Tips for giving children over-the-counter or prescription medicine:
As parents, you’re in charge of your child’s health. At times, infants, toddlers, tweens and teens may need medicine. This can be over-the-counter (OTC) or prescription medications. Kids may have to take meds for many reasons from relief of a cold to management of a chronic illness. Of course, medications can help your little one feel better. Yet, they can also potentially be harmful if not used properly. So knowing how and when to use medicines for children is important to maintaining their health.
Remember, children are not “mini-adults.” In fact, their bodies respond differently and breakdown medicines differently.
When and how to use medication for children:
- Don’t diagnose your child yourself. Check with a healthcare provider to see if symptoms require medical treatment.
- Give babies and children only medicines that are specifically indicated for their weight and age. Never give children adult medicines.
- For liquid medicines, use the measuring device that comes with the medicine. Never use a kitchen spoon as a substitute.
- Never use leftover medications. For example, pharmacists sometimes give more liquid medication than needed in case some is spilled or measured incorrectly. Properly dispose of left overs after your child completes treatment. Also, don’t give your child an expired medication.
- Never give your child a medicine prescribed to someone else. Even if two people seem to have the same illness, they may require different drugs with different dosages and directions.
- Don’t give more medicine than the label reads. It won’t help your child feel better faster, and it may cause harm.
- Know your child’s weight. The dosages of some prescription and OTC medicines depend on child’s weight instead of age.
- Don’t give medicines in the dark. This is often a problem because children get sick at night. It’s easy to make a dosing mistake if you can’t see well.
- Don’t refer to medicine as candy. Saying medicine is “candy” may make it easier to get your child to take medicine. Yet, it may also encourage them to try it on their own.
- Keep all medicine out of children’s sight and reach. Every ten minutes a child goes to the ER for medicine poisoning. Dispose of medicines safely so pets and kids can’t get to them. Ask for child resistant caps and install safety locks on cabinets and drawers. Check out more storage and disposal tips.
- Use caution when giving aspirin to children or teenagers. Yes, aspirin is approved for use for children 3 years of age and older. But, kids recovering from chickenpox or an illness with flu-like symptoms should never take aspirin. It may cause Reye’s Syndrome potentially leading to liver failure. It may be life threatening.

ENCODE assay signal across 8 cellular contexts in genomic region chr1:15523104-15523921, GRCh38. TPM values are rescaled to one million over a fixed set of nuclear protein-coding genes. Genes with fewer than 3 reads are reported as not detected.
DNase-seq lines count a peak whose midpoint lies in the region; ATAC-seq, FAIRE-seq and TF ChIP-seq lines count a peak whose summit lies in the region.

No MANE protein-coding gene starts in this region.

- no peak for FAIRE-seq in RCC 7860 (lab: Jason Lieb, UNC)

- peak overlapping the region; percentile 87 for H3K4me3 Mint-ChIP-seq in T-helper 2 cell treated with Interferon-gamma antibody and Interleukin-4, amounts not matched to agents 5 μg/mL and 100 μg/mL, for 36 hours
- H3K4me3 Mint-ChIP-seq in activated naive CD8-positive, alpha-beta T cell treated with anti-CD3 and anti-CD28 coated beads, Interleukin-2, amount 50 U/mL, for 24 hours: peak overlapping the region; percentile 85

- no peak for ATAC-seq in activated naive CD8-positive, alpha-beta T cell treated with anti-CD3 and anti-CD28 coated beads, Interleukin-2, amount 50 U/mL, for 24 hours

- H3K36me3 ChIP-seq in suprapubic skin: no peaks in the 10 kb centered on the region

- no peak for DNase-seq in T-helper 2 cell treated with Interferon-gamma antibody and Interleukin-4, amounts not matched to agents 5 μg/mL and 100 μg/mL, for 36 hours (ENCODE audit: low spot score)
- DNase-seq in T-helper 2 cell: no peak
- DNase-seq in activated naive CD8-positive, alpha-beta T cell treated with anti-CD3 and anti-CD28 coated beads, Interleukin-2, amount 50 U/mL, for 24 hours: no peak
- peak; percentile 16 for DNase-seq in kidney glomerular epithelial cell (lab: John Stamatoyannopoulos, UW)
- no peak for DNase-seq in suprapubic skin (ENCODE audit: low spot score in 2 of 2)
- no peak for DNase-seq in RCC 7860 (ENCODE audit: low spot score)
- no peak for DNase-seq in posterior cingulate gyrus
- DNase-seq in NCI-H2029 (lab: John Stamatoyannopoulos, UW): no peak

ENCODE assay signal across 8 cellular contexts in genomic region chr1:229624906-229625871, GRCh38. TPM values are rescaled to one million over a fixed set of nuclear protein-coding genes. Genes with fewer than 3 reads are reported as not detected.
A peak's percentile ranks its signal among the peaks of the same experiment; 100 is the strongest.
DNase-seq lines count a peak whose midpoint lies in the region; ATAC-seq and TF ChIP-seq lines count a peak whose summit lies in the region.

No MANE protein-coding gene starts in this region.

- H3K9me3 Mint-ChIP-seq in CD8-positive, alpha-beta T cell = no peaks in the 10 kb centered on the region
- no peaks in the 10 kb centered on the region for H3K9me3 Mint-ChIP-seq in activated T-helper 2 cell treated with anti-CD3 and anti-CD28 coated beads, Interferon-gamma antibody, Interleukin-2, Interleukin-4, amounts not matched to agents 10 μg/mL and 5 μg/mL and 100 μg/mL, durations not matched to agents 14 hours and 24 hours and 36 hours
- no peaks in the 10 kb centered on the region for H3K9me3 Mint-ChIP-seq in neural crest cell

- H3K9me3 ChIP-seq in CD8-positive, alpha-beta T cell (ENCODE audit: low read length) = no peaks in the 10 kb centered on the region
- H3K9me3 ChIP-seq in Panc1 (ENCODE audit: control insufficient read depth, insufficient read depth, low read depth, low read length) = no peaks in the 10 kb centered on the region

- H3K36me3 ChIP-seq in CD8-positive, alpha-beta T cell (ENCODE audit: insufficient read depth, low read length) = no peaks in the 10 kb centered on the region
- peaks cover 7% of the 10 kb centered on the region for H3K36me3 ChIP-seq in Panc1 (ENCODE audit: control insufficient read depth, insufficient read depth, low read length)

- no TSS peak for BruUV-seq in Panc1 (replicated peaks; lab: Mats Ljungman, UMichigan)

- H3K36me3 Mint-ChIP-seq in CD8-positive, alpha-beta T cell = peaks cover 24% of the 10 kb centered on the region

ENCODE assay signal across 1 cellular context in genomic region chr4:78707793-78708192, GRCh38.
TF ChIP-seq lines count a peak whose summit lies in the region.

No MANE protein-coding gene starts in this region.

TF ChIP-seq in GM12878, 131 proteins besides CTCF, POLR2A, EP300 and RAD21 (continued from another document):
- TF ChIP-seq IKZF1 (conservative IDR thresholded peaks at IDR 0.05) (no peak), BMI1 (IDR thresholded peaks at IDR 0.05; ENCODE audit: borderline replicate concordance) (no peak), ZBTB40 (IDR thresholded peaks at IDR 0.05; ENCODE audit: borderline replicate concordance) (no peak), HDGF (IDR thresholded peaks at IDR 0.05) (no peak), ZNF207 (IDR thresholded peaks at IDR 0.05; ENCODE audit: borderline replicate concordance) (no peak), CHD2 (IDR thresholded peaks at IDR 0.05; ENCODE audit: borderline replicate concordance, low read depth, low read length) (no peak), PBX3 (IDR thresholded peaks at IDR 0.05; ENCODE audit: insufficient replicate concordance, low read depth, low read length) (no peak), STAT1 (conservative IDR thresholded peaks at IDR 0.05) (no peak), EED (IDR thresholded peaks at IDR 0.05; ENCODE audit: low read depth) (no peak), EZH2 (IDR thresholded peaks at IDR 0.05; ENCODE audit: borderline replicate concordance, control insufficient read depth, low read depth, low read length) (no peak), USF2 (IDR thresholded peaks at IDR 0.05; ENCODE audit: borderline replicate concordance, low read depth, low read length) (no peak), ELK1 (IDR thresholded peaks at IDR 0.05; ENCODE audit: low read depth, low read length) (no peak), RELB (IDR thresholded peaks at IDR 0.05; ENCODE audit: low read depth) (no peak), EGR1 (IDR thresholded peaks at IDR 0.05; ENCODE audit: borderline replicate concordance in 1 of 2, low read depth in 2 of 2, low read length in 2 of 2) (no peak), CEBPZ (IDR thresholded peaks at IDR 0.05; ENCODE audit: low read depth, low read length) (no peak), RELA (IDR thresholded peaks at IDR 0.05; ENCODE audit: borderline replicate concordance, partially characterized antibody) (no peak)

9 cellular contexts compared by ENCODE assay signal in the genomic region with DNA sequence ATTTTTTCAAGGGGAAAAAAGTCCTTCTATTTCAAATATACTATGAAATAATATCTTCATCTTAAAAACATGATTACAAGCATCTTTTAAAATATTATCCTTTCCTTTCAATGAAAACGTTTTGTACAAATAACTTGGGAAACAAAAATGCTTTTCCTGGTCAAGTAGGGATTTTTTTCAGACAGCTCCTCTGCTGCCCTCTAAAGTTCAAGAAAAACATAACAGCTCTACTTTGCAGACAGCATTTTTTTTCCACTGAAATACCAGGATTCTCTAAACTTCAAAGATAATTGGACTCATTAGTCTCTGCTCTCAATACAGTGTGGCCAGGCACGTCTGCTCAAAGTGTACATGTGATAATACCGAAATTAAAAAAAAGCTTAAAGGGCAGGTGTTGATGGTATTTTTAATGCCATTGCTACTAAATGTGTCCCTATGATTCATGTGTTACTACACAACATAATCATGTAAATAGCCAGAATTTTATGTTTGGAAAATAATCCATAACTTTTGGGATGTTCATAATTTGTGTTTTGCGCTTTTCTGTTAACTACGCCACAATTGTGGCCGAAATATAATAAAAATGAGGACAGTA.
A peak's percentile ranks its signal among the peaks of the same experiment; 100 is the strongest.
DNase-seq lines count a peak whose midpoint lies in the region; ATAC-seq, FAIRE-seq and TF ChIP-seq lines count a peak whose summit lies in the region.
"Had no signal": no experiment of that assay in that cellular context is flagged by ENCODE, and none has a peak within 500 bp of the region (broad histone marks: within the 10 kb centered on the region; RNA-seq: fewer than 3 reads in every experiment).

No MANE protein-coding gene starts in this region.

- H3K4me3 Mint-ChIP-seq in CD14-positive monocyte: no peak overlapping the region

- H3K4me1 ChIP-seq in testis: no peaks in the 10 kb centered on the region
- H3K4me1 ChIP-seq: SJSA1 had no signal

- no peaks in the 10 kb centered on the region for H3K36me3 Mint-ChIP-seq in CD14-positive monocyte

- Think before treating. If your child’s symptoms are not bothering your child, you may want to avoid treatment. For instance, cough and cold medicines treat only the symptoms. These drugs will not treat the underlying disease. More importantly, such meds may have serious side effects including overdose in children under 2 years old.
Set a good example for proper and safe medicine use in children or sick kids:
Your children learn by watching you so treat medicines with care and take them only when necessary. If you have young children, don’t take medicines in front of them so they don’t try to copy you. Teach your child that medicine should always be given by an adult and that it’s not something they should take themselves. Put the toll-free Poison Help Line (1-800-222-1222) in your phone, on your refrigerator or another place in your home where caregivers can see it. The Poison Help line is not just for emergencies. They can also help you with knowing how and when to use medicines for children.
When and how to select OTC medicines for your children:
As a parent, it can sometimes be overwhelming to pick the right over-the-counter medicine for a sick child. In addition to the tips above for knowing how and when to use medicines for children, special considerations for OTC use in children include:
- Select a medicine that treats only your child’s specific symptoms. For example, you may not need a multi-symptom cold medicine if your child only has a cough.
- Don’t use oral cough and cold medicines with children younger than 4.
- Never use medicines to make your child sleepy.
- Do not give your child multiple medications that have the same ingredient. For instance, some fever reducers (acetaminophen, for example) are also often in OTC cold and flu medicines.
- Check the dosing directions to make sure the medicine is appropriate for your child’s age or weight.
- Read and follow the “Drug Facts” label carefully for information on the medicine’s dosage, warnings, whether it is appropriate for children, and other essential information for the safe use of the medicine.
- Refer to the Toolkit: Safe medicine use for families, an educational toolkit for parents with more tips and information.
- A Parent’s Guide to Safe OTC Medicine Use (Consumer Healthcare Product Association’s Educational Foundation)
- Dosing charts for children’s fever and pain medicines (GetReliefResponsibly.org)
- Over-the-counter medicine safety for families (Scholastic)
- Up and Away and Out of Sight: medicine safe storage to keep kids safe (CDC)
- Everything you need to know to keep your kids safe around medicine and infographics (SafeKids Worldwide)